In this study, RapidMiner Studio has been used, a visual workflow design tool developed in Java and used to manage big data, from pre-processing phases to the machine learning algorithms applied on data coming from heterogeneous sources. The fact of being open and expandable through extensions allows one to integrate its visual part with code like Python scripting to increase its power, like has been done in this work to accomplish some functions.
The use of this powerful but also accessible tool, thanks to a friendly interface with a fast productive time, brings a double advantage:
  • allow a quick replication, and reuse and customization of the workflows and/or their components (blocks)
  • allow a soft and friendly introduction in small/medium business and industrial environments
As a result of limits of space and legibility, it is difficult to insert the complete workflows for all the tasks in a readable way and, moreover, many activity blocks contain sub-workflows. In Figure 5, an example is provided, the workflow that depicts the general structure of Task 3 (with three sub-processes not expanded).
Below is the description of the workflows employed for each task. The block names are explanatory and a brief description is provided; when not specified, the parameter values are the default ones.

2.3.1. Task 1 (Istat Dataset) Components

  • Filtering <province>: to select one or more Italian provinces from the time series
  • Filtering <crop>: to select one or more crop type from the time series
  • Prediction Neural Network NN (apple/pear): two sub-processes, the predictive model (neural network)
  • Union <results>: combines the results of the prediction models
[Prediction NN]: components:
  • Set_role: defines the attribute on which to make the prediction
  • Nominal_to_Numerical: transforms the nominal values into numerical ones
  • Filter <missing values>: divides the dataset into missing values and present values
  • Filter values = 0: select the examples with a reliable value
  • Multiply: takes an object from the input port and delivers copies of it to the output ports
  • Cross Validation + NN: a sub-process, applies the model and makes predictions
  • Linear predictive regression: it is developed by a Python script, where the prediction model is performed through the numpy ‘polyval’ function with the sklearn ‘mean_absolute_error’ to calculate the performances.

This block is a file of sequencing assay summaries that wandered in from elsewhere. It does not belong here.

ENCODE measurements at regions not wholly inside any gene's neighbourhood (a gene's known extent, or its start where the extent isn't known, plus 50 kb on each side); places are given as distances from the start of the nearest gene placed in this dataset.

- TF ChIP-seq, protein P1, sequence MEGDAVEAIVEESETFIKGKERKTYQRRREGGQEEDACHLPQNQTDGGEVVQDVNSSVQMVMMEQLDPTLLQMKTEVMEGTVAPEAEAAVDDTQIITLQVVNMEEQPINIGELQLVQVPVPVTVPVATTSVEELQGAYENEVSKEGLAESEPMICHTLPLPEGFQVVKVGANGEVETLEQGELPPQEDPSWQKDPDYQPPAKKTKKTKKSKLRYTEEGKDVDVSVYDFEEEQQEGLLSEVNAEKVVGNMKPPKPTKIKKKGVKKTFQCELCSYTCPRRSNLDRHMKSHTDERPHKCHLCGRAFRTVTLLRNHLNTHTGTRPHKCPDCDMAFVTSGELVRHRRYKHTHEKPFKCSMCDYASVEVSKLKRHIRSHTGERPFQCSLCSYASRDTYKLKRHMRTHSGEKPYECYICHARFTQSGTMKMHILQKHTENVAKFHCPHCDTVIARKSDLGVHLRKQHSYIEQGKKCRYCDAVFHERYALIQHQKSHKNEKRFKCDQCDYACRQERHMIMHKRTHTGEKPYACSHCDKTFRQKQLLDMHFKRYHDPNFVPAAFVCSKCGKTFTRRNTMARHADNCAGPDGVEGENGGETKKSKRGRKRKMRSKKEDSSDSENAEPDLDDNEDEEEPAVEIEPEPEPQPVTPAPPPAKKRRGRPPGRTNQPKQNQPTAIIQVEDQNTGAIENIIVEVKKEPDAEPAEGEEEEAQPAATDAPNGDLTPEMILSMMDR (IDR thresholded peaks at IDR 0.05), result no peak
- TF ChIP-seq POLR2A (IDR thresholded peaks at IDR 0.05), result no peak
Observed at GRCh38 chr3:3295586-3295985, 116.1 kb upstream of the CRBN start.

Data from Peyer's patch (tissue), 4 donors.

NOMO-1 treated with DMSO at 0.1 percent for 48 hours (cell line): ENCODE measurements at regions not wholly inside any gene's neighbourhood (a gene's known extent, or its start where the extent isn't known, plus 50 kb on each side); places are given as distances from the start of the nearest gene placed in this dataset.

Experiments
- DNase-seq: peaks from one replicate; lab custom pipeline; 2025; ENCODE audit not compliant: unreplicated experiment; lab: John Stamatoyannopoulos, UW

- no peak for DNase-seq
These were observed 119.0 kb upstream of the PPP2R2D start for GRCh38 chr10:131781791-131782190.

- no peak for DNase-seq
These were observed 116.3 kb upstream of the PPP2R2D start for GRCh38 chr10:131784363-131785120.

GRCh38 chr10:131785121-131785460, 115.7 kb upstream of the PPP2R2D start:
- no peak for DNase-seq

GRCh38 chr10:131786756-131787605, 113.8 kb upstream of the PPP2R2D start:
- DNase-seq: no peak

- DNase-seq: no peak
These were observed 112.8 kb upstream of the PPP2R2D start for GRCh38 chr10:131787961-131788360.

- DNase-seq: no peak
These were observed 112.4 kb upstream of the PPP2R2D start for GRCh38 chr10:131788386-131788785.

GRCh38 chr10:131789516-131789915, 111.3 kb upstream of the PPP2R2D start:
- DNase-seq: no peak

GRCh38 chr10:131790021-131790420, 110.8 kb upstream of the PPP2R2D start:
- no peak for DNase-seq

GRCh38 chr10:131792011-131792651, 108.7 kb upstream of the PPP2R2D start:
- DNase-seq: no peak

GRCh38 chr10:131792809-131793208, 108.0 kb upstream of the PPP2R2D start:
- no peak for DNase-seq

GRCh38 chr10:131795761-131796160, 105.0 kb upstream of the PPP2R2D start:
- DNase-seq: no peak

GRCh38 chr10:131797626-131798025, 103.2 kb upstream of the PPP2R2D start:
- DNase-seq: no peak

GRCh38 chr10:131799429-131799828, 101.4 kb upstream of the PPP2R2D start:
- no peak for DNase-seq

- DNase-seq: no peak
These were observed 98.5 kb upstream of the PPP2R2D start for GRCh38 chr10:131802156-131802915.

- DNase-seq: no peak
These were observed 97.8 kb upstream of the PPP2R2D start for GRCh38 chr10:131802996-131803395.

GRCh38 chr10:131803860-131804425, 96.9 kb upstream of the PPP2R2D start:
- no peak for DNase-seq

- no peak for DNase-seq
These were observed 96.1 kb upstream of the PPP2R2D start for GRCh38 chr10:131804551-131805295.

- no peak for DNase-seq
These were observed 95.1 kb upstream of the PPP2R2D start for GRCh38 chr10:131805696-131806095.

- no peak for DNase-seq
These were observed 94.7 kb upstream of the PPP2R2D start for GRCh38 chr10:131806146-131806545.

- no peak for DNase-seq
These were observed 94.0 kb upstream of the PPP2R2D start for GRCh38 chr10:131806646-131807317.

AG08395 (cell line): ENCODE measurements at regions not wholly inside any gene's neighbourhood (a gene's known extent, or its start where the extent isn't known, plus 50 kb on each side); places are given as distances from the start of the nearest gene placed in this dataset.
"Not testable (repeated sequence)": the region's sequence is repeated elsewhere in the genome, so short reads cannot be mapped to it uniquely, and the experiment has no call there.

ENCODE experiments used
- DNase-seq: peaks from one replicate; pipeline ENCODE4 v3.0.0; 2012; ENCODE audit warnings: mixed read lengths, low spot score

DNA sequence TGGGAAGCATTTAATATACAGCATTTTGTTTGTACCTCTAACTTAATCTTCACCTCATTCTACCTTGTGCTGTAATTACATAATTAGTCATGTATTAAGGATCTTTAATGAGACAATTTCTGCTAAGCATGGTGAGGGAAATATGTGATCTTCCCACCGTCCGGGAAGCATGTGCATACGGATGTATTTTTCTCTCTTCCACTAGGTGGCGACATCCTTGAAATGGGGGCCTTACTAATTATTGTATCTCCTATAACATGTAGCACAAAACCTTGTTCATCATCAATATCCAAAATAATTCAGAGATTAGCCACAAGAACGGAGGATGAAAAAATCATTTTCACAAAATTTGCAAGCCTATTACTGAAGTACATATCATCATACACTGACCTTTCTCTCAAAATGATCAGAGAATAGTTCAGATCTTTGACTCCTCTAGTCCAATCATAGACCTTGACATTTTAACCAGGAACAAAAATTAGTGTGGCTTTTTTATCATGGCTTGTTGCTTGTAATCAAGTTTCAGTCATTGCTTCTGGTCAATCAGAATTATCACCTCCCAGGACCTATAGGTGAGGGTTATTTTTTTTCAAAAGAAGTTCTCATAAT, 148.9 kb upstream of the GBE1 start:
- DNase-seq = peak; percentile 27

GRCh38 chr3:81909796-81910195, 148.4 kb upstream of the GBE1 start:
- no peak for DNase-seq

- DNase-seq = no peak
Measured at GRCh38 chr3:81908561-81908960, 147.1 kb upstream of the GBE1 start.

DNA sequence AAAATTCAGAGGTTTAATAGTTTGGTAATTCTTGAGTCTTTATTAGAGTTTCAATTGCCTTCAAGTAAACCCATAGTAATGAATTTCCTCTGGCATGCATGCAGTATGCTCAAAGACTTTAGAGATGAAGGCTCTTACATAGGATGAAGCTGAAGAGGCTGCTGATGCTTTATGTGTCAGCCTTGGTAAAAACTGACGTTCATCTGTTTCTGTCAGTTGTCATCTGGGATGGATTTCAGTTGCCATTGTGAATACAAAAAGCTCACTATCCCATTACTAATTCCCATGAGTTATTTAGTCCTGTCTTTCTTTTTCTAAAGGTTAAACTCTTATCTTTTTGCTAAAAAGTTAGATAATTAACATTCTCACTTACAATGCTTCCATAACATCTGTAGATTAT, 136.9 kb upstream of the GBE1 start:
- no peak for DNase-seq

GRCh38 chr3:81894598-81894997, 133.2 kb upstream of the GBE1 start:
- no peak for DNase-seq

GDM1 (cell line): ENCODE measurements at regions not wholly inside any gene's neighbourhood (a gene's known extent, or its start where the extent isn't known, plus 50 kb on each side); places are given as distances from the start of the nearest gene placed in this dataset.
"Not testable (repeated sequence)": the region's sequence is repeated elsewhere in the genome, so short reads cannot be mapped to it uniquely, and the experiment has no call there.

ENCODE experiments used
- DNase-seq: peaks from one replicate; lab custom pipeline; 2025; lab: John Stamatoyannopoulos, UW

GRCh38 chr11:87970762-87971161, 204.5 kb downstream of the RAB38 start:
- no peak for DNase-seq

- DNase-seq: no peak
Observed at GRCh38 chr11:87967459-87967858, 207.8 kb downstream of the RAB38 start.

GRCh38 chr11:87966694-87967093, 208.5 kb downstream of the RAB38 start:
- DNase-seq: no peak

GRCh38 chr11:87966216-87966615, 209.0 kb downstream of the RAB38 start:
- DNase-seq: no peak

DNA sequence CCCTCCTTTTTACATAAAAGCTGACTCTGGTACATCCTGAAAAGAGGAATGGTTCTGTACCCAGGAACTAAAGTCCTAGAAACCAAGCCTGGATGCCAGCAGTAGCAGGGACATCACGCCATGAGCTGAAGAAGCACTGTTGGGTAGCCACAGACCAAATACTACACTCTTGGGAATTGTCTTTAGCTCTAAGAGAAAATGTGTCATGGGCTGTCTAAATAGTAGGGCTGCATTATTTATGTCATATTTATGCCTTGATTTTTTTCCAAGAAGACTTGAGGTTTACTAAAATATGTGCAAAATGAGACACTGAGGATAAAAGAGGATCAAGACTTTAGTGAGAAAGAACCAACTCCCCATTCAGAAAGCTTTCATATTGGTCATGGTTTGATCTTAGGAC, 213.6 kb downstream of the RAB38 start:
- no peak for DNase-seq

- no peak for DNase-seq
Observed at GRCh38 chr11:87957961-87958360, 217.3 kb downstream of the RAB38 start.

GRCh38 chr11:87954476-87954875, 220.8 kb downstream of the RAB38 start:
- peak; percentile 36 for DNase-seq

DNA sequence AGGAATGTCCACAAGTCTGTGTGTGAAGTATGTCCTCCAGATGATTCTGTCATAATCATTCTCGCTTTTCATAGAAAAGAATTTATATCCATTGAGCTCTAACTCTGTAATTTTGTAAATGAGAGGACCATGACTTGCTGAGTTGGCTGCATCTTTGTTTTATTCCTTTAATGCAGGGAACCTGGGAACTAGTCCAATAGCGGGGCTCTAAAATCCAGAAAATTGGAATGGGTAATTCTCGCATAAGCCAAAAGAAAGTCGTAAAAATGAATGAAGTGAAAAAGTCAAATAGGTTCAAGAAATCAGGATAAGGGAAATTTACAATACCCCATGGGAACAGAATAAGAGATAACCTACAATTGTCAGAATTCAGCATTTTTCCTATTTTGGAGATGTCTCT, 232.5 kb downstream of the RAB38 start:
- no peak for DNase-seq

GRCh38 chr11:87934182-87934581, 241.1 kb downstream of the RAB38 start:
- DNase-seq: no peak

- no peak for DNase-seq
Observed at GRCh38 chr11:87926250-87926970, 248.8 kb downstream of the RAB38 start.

• Label <crop>: select the attributes useful for the representation of the results.
[Cross validation + NN]: components:
  • Neural Net: at each cycle, it is trained with the training set coming from the cross validation. Parameters are as follows: two hidden layers fully connected, training_cycles = 500, learning rate = 0.3, momentum = 0.2, epsilon error = 1.0 × 10−5.
  • Apply_Model: at each cycle, it is applied to the test set by the cross validation
  • Performance: measures, for each fold, of errors and performances.

2.3.2. Task 2 (CNR Scientific Dataset)

It has the same workflow structure of Task 1 with a “polynomial predictive regression” model exploited in a Python script block; it allows for the reconstruction and visualization by setting the polynomial degree in ‘polyval’ function and exploiting the matplotlib ‘poly1d’ and ‘plot’ to draw the interpolated curves.

2.3.3. Task 3 (IoT Sensors Dataset) Components

  • Remove: remove and replace missing and anomalous values
  • Filter <id_station>: select data about the monitoring stations
  • Select_Attributes: to compose (removing or adding) attribute combinations that affect the predictive performances
  • Multiply: takes an object from the input port and delivers copies of it to the output ports
  • Prediction NN: sub-process, the predictive model (neural network)
  • Linear and Polynomial Regression: a Python script block where the prediction model is performed through the numpy ‘polyval’ function with the sklearn ‘mean_absolute_error’ to calculate the performances; the polynomial degree is set in ‘polyval’ function and the matplotlib ‘poly1d’ and ‘plot’ are used to draw the curves.
[Prediction NN]: components:
  • Data converter: datetime parser
  • Filter <day-hour>: select the datetime information
  • Filter <r_inc>: divides the dataset into the training set and prediction test set
  • Remove values: removes missing and anomalous values
  • Cross Validation NN: sub-process, see Task 1 components; it is possible to delete the single cross-validation block to use the whole training set
  • Performance: measures, for each fold, of errors and performances.

2.3.4. Task 4 (IoT Sensors Dataset)

It has the same workflow structure as Task 3, but in the step 5, it uses the Decision Tree (DT) (parameters: criterion = least_square, apply_pruning = yes) and the K-nearest neighbors (KNN) (parameters: mixed_measure = MixedEuclideanDistance) prediction models.

2.3.5. Task 5 (IoT Sensors Dataset) Components

  • Filter <year-province>: select the datetime information
  • Select_Attributes: numeric attributes are selected from latitude, longitude, and altitude
  • Data_to_similarity: measures the similarity of each example of the given ExampleSet with every other example (clustering parameters: mixed_measure = mixed EuclideanDistance, kernel_type = dot)
  • Similarity_to_data: calculates an ExampleSet from the given similarity measure
  • Select <coordinates>: arranges the coordinates attribute for the monitoring stations
  • Remove_values: missing and anomalous values
  • Select <station>: (Python script) sub-process where the stations of interest are selected, any duplicated data are removed and finally the data arranged to make the comparisons